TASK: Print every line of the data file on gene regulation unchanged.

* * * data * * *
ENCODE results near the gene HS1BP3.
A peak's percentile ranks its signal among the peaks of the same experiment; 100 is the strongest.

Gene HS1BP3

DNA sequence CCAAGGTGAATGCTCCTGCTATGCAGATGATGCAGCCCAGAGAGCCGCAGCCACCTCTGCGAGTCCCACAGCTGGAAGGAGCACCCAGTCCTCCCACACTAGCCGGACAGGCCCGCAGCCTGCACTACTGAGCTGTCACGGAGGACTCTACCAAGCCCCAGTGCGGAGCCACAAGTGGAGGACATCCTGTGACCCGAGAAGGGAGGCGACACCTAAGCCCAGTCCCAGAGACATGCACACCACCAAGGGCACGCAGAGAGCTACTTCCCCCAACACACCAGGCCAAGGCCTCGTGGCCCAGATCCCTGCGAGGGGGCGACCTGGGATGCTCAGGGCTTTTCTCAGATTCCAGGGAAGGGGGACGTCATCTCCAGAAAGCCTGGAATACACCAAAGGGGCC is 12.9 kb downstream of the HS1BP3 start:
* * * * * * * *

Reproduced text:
ENCODE results near the gene HS1BP3.
A peak's percentile ranks its signal among the peaks of the same experiment; 100 is the strongest.

Gene HS1BP3

DNA sequence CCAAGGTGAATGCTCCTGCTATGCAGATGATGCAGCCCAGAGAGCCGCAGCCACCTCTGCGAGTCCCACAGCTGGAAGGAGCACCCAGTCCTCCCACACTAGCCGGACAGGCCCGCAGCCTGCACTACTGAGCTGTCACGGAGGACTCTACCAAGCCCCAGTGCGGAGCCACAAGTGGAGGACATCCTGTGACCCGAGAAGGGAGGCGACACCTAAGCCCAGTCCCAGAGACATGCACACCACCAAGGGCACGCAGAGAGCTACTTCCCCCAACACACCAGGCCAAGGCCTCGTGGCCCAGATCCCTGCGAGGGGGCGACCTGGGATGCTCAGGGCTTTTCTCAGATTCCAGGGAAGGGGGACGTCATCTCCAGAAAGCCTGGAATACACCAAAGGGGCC is 12.9 kb downstream of the HS1BP3 start: